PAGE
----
I Am Belmaya

 

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An absolute crowd-pleaser, this is a portrait of a young woman from Nepal setting out to be a filmmaker.

 
I Am Belmaya
 

Belmaya is Belmaya Nepali and her story is so heart-warming that the weaknesses in this documentary film do nothing to undermine its strong appeal. Belmaya is very much its central figure as you would expect, but some will be surprised to see that she is credited as the film’s co-director with Sue Carpenter, the latter being the first-named director and the writer here. However, that is apt for the fact is that Belmaya, despite being a Dalit girl who grew up in Nepal without any real education, would find inspiration in setting out to be a filmmaker and this film shows how she succeeded in achieving her dream.

 

I Am Belmaya opens in the Nepalese city of Pokhara in 2014 and leads through to footage from 2019 when Belmaya had developed her talents sufficiently to win an award for her short Educate Our Daughters when it was screened at the UK Asian Film Festival in London. However, this film also looks back to consider her childhood as the youngest of six children in a low caste village and describes how she run away at the age of twelve because her school life was so discouraging. Then at fourteen a photo project aroused her interest and in time led to her taking a course in filmmaking. As it proceeds, I Am Belmaya effortlessly functions both as a personal tale centred on Belmaya’s endeavours to build a career and to be her own woman and also as a study of the extent to which women in Nepal have to struggle to overcome the discrimination they face. Indeed, this film no less than Belmaya’s own short film is a plea for the importance of education for women.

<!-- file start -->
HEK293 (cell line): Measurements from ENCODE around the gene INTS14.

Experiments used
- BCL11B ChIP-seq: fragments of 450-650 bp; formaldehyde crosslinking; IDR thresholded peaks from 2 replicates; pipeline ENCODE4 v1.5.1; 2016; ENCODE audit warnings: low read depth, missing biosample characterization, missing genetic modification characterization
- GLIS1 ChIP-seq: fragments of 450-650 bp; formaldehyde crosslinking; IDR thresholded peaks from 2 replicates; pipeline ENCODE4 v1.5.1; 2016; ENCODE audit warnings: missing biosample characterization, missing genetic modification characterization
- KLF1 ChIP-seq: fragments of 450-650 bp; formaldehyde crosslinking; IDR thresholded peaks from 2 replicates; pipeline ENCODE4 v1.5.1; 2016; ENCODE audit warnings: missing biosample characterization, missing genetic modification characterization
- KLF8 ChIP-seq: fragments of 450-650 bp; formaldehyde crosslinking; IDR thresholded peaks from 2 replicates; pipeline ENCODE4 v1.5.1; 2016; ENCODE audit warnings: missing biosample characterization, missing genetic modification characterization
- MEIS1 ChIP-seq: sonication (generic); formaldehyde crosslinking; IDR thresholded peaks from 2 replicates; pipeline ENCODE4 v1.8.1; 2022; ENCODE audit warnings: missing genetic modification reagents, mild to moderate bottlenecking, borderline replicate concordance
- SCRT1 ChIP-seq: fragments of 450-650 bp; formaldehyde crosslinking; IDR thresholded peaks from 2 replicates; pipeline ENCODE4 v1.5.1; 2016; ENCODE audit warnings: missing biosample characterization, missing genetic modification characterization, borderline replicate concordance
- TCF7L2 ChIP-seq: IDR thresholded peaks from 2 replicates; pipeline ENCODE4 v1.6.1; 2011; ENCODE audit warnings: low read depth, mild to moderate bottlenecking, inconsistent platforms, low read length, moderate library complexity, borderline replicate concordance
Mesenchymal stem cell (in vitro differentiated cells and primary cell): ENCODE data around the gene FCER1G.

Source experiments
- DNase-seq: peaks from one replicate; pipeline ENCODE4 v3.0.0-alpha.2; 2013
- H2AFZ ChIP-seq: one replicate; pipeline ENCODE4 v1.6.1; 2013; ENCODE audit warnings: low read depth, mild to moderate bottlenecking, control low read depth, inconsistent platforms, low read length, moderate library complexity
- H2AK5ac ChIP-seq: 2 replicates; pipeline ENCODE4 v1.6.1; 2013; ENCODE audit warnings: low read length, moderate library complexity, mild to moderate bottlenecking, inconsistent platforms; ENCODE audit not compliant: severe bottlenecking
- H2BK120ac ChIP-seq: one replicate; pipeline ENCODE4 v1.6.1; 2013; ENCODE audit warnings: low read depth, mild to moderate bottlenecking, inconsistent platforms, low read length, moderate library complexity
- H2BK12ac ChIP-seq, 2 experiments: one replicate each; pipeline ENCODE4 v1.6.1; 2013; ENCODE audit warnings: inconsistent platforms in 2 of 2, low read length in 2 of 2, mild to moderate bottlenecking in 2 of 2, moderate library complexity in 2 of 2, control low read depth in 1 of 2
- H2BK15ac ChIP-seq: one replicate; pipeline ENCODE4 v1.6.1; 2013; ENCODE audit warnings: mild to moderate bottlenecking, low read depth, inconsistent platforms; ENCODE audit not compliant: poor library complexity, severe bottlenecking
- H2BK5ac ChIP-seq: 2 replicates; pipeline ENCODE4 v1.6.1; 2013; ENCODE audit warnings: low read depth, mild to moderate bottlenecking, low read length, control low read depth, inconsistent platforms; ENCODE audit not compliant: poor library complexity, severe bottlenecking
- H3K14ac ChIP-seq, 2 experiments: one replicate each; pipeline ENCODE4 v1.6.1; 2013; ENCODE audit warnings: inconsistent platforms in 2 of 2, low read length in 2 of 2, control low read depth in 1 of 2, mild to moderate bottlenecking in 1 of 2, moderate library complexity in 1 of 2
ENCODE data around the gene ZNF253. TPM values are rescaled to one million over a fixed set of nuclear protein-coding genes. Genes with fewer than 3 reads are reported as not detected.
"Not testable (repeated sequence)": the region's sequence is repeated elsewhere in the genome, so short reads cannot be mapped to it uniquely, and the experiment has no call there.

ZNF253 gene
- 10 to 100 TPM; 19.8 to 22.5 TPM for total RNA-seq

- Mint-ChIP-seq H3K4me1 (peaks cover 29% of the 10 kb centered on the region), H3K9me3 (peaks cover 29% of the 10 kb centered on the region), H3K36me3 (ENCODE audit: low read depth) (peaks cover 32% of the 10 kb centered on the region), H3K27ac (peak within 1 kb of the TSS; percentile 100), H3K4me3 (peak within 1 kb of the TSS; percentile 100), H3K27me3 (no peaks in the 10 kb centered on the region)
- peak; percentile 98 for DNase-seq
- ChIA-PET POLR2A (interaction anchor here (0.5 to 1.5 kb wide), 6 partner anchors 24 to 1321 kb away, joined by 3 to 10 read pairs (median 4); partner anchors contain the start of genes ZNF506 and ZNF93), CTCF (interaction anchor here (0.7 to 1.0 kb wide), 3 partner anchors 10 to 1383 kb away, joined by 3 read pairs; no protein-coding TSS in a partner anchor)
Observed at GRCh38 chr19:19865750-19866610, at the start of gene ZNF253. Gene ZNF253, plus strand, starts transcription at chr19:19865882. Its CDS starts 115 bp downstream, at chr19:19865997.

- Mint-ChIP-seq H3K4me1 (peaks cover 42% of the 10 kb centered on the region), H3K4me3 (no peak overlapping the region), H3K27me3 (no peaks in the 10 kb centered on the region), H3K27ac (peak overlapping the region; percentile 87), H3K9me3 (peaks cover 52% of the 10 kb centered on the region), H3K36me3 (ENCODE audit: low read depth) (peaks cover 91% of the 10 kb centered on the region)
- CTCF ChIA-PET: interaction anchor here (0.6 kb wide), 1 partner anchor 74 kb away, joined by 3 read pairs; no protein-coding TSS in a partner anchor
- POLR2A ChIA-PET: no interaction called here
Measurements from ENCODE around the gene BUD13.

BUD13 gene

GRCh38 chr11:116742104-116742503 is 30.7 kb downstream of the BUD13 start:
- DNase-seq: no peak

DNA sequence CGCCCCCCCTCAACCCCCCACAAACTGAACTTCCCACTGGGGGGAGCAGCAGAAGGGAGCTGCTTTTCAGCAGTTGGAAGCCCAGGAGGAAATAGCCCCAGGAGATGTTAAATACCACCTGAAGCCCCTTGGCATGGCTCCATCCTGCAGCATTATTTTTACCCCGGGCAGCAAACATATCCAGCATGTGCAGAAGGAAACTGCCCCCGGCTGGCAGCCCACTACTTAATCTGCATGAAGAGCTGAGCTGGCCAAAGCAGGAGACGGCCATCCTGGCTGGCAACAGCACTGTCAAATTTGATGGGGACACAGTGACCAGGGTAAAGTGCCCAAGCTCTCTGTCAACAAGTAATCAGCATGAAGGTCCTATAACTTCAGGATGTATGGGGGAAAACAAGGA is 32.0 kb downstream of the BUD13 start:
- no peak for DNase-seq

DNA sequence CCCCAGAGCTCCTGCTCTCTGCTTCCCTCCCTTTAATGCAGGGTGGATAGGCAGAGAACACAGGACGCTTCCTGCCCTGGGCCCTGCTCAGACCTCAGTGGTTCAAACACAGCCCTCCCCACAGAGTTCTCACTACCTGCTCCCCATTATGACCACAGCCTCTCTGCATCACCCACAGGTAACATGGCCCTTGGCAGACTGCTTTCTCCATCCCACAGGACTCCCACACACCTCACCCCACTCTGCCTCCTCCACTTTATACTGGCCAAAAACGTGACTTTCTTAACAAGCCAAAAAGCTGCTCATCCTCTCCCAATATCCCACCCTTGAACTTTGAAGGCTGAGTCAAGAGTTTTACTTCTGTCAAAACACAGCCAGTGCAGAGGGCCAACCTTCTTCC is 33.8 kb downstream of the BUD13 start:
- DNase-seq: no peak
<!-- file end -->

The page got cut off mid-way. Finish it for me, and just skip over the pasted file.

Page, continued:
Although the development of Belmaya’s career is a central thread here, her story is also one that involves a troubled private life. Her husband, Biren, resented the fact that their child proved to be a girl and he became increasingly violent in his behaviour and even threatened to kill her causing Belmaya to seek a divorce. In the event, there was a change of heart on his part but, although she had apparently chosen this man despite family opposition, he could not be relied upon and the reconciliation did not last. Possibly Sue Carpenter had difficulty in getting his full co-operation but, whatever the reason, information relevant to the marriage and to the birth of their daughter comes in fits and starts rather than emerging as part of a natural flow in portraying Belmaya’s life and at times one wants more details.

 

But, if one can imagine a smoother biopic than this, Belmaya herself is a winning presence and, when dealing with the family and their village, the film is properly homely (the village would be the site for the premiere of her first film shown when her training ended). Indeed, despite the landscape of Nepal, I Am Belmaya plays as a work in which people always count far more than the scenery. The audience will undoubtedly take to Belmaya herself in a big way and will want to applaud when she ends the film by announcing “My future is in my own hands”.

 

MANSEL STIMPSON

 

Featuring  Belmaya Nepali, Biren Sada, Bipana, Rajesh Gonga Jr, Maila Dai, Thuli Bhaujui, Hajuraama, David Thomas, Sabina Shrestha, Laxcha Bantawa, Thulo Dai, Liz Mermin, Ramyata Limbu, Devi.

 

Dir Sue Carpenter and Belmaya Nepali, Pro Sue Carpenter and Christopher Hird, Screenplay Sue Carpenter, with Kat Reynolds, Ph Manas Singh Suwal, Belmaya Nepali, Sue Carpenter and Laxcha Bantawa, Ed Sue Carpenter, Music Marie-Anne Fischer.

 

Tideturner Films/Dartmouth Films-Dartmouth Films.
81 mins. UK. 2021. Rel: 15 October 2021 in cinemas and on demand at Curzon Home Cinema and BFI Player. Cert. 12A.